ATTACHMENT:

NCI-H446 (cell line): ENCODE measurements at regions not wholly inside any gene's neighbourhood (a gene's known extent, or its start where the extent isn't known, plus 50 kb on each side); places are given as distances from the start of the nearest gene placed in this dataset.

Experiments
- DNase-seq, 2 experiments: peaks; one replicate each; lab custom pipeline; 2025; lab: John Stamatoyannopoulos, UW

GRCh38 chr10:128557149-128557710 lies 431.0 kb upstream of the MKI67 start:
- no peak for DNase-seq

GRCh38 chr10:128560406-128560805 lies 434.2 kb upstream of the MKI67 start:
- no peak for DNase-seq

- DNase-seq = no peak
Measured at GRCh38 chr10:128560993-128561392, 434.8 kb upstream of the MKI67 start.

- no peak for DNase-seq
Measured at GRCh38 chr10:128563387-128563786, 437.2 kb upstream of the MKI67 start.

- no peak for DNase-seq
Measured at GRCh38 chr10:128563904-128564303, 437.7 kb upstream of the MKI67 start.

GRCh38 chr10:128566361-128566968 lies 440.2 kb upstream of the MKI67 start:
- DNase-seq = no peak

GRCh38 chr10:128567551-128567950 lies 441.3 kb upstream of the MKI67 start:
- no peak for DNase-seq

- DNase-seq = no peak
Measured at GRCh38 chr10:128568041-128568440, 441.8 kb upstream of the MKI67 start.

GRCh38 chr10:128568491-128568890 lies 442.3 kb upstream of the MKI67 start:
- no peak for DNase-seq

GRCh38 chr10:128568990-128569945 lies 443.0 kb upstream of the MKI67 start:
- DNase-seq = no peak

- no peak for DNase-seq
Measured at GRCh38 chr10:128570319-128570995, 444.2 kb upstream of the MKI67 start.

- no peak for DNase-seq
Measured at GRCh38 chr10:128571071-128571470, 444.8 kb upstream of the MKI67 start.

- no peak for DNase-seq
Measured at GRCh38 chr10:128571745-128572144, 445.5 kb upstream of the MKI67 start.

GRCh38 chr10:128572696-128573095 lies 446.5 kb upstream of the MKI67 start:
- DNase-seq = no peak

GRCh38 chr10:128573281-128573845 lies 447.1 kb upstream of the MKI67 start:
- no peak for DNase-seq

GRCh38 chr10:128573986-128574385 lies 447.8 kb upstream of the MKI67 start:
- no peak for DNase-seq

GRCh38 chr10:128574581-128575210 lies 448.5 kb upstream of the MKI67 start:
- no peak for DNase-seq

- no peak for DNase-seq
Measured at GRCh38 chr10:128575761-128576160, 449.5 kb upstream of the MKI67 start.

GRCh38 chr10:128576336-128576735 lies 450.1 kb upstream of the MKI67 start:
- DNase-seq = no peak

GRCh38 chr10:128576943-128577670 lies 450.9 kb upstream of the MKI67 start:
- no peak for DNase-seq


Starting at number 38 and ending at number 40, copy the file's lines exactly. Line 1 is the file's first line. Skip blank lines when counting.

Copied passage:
- no peak for DNase-seq
Measured at GRCh38 chr10:128575761-128576160, 449.5 kb upstream of the MKI67 start.

GRCh38 chr10:128576336-128576735 lies 450.1 kb upstream of the MKI67 start: